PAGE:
“It began as a face-to-face regional event and has transformed into a national online offering,” she said.

The event is a particularly beneficial opportunity for healthcare professionals to earn contact hours, an important part of ongoing licensure. SNHU Nursing is accredited as a provider of nursing continuing professional development by the American Nurses Credentialing Center's (ANCC) Commission on Accreditation. If participants attended both days, they had the chance to earn up to 7.5 contact hours.

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Learnings From the Conference

 Dr. Lyndsay Goss, director of continuing development of nursing and public health at SNHU

Hundreds of attendees gathered, mid-April, over two days to explore 2024’s conference theme: “An Interprofessional Journey Beyond Boundaries: Technology and Health.” Each session was centered around a shared goal: offering innovative information and effective strategies surrounding technology in healthcare. Sessions also shed light on issues of access in vulnerable populations.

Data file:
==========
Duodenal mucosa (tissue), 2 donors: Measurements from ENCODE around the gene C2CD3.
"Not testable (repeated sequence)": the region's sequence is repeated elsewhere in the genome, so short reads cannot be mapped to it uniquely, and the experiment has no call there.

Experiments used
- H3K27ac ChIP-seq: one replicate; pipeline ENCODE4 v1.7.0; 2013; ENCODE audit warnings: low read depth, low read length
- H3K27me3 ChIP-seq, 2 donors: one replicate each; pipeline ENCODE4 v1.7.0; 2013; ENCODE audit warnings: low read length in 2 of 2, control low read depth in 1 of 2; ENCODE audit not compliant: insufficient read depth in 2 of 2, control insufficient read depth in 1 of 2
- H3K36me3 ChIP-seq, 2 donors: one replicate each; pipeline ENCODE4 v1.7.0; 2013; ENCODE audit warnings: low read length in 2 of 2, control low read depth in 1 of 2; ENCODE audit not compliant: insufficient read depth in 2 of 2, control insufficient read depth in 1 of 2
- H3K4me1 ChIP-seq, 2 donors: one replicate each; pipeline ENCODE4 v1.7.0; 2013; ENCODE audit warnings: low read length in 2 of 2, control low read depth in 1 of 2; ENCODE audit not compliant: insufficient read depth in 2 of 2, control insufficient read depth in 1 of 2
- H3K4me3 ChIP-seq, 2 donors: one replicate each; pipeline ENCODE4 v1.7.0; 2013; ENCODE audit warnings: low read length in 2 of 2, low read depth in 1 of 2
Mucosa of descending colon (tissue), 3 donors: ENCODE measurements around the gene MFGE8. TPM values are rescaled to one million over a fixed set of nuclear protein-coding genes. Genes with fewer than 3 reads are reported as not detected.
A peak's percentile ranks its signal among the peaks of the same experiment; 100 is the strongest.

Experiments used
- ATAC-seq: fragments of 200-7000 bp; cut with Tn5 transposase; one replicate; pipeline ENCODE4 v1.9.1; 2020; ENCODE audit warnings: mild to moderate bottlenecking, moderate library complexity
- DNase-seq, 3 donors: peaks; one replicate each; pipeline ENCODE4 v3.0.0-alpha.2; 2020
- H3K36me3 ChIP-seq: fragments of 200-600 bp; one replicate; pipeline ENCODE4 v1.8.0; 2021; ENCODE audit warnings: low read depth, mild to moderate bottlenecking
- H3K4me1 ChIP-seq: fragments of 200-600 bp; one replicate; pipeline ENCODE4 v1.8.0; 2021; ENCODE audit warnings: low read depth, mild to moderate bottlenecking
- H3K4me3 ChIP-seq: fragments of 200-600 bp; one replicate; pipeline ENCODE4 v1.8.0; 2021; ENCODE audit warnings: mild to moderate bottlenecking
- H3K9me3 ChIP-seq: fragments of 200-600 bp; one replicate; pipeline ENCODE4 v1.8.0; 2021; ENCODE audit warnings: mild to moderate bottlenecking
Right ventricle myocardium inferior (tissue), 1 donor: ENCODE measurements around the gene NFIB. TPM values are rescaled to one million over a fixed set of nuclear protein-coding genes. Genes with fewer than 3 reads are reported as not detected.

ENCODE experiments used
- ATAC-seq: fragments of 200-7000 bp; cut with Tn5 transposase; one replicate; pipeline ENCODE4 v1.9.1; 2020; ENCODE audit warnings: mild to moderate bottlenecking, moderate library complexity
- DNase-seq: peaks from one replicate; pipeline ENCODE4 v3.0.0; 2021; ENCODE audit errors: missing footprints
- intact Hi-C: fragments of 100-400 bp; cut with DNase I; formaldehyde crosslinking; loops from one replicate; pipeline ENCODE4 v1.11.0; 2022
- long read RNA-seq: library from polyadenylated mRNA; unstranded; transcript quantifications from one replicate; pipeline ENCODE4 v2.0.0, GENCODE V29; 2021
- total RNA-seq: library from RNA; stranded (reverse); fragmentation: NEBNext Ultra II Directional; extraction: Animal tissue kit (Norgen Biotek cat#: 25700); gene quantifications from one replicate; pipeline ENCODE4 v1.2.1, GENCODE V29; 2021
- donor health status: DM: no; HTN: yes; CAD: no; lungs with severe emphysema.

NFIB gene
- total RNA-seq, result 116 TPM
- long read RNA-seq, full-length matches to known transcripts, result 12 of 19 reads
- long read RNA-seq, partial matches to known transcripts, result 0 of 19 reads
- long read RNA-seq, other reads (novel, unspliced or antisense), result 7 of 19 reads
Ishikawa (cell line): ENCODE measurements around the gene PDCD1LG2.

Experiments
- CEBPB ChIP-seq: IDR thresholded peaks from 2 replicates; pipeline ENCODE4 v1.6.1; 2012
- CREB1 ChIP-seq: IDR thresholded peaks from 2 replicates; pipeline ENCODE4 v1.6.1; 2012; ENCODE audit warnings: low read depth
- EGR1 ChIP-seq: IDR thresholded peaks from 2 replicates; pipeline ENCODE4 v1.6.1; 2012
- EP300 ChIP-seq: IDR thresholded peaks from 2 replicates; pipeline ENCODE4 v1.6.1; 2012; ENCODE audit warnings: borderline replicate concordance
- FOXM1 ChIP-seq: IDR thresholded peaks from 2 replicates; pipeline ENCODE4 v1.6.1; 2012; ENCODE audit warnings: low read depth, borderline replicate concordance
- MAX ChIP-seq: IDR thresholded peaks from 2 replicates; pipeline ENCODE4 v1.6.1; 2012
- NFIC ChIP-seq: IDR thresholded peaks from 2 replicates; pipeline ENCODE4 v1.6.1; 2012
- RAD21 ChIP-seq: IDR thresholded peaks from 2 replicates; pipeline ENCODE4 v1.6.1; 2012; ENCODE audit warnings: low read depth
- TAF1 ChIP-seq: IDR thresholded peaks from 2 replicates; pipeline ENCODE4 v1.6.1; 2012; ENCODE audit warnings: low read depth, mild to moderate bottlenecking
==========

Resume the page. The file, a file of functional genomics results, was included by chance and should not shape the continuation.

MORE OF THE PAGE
“Staying up to date on technology is necessary in healthcare to ensure positive outcomes,” said Dr. Lyndsay Goss, DNP, RN, CNE, NPD-BC, director of nursing continuing professional development at SNHU. “Taking time to address considerations surrounding technology use in health promotes responsible and ethical use.”

Here’s what some of this year’s sessions explored.

A Look at Generational Differences in Healthcare Professionals

Dr. Beth VanOrsdale, dean of academic effectiveness at SNHUWhen considering what she wanted to focus on in her talk, Dr. Beth VanOrsdale, DNP, MHA, CPHRM, CNE, dean of academic effectiveness at SNHU, felt inspired by this year’s focus on technology. To her, the secret to understanding how technology can be best leveraged in healthcare is understanding who is using it.